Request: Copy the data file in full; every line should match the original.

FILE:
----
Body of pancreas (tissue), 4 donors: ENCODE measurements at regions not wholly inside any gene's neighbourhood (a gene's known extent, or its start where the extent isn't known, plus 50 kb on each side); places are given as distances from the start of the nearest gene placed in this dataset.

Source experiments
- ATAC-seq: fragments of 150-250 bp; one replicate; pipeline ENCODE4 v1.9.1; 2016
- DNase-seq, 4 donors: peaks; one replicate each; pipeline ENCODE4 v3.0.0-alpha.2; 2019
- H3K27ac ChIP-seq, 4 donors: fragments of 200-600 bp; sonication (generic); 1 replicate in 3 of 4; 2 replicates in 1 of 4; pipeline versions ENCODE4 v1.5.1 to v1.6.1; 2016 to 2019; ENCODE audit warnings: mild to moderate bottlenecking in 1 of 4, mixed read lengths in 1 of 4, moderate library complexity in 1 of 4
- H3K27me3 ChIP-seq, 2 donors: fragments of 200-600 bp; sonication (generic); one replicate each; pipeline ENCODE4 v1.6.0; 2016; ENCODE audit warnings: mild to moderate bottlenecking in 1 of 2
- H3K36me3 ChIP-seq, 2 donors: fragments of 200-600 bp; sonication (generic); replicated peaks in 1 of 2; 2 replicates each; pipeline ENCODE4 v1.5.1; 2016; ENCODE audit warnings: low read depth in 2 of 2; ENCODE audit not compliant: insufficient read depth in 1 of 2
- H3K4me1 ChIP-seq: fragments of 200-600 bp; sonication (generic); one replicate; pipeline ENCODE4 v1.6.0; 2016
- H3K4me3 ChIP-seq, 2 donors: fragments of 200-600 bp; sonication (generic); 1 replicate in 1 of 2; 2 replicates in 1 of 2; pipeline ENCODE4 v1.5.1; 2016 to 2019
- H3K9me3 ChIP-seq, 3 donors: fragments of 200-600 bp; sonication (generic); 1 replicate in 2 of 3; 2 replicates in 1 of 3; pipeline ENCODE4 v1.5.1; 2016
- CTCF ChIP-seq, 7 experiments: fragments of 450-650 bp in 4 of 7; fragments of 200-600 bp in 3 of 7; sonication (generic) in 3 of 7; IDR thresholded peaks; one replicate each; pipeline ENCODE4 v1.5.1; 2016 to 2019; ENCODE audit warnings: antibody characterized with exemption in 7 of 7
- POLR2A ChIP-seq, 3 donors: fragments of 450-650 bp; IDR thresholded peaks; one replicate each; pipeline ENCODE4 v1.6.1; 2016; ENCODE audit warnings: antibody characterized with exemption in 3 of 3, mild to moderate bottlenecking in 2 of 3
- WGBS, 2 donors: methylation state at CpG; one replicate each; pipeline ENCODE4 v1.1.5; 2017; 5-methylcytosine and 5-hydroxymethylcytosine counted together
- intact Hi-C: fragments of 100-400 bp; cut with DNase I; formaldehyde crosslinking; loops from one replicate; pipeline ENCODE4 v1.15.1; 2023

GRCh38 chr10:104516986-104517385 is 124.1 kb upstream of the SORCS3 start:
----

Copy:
Body of pancreas (tissue), 4 donors: ENCODE measurements at regions not wholly inside any gene's neighbourhood (a gene's known extent, or its start where the extent isn't known, plus 50 kb on each side); places are given as distances from the start of the nearest gene placed in this dataset.

Source experiments
- ATAC-seq: fragments of 150-250 bp; one replicate; pipeline ENCODE4 v1.9.1; 2016
- DNase-seq, 4 donors: peaks; one replicate each; pipeline ENCODE4 v3.0.0-alpha.2; 2019
- H3K27ac ChIP-seq, 4 donors: fragments of 200-600 bp; sonication (generic); 1 replicate in 3 of 4; 2 replicates in 1 of 4; pipeline versions ENCODE4 v1.5.1 to v1.6.1; 2016 to 2019; ENCODE audit warnings: mild to moderate bottlenecking in 1 of 4, mixed read lengths in 1 of 4, moderate library complexity in 1 of 4
- H3K27me3 ChIP-seq, 2 donors: fragments of 200-600 bp; sonication (generic); one replicate each; pipeline ENCODE4 v1.6.0; 2016; ENCODE audit warnings: mild to moderate bottlenecking in 1 of 2
- H3K36me3 ChIP-seq, 2 donors: fragments of 200-600 bp; sonication (generic); replicated peaks in 1 of 2; 2 replicates each; pipeline ENCODE4 v1.5.1; 2016; ENCODE audit warnings: low read depth in 2 of 2; ENCODE audit not compliant: insufficient read depth in 1 of 2
- H3K4me1 ChIP-seq: fragments of 200-600 bp; sonication (generic); one replicate; pipeline ENCODE4 v1.6.0; 2016
- H3K4me3 ChIP-seq, 2 donors: fragments of 200-600 bp; sonication (generic); 1 replicate in 1 of 2; 2 replicates in 1 of 2; pipeline ENCODE4 v1.5.1; 2016 to 2019
- H3K9me3 ChIP-seq, 3 donors: fragments of 200-600 bp; sonication (generic); 1 replicate in 2 of 3; 2 replicates in 1 of 3; pipeline ENCODE4 v1.5.1; 2016
- CTCF ChIP-seq, 7 experiments: fragments of 450-650 bp in 4 of 7; fragments of 200-600 bp in 3 of 7; sonication (generic) in 3 of 7; IDR thresholded peaks; one replicate each; pipeline ENCODE4 v1.5.1; 2016 to 2019; ENCODE audit warnings: antibody characterized with exemption in 7 of 7
- POLR2A ChIP-seq, 3 donors: fragments of 450-650 bp; IDR thresholded peaks; one replicate each; pipeline ENCODE4 v1.6.1; 2016; ENCODE audit warnings: antibody characterized with exemption in 3 of 3, mild to moderate bottlenecking in 2 of 3
- WGBS, 2 donors: methylation state at CpG; one replicate each; pipeline ENCODE4 v1.1.5; 2017; 5-methylcytosine and 5-hydroxymethylcytosine counted together
- intact Hi-C: fragments of 100-400 bp; cut with DNase I; formaldehyde crosslinking; loops from one replicate; pipeline ENCODE4 v1.15.1; 2023

GRCh38 chr10:104516986-104517385 is 124.1 kb upstream of the SORCS3 start: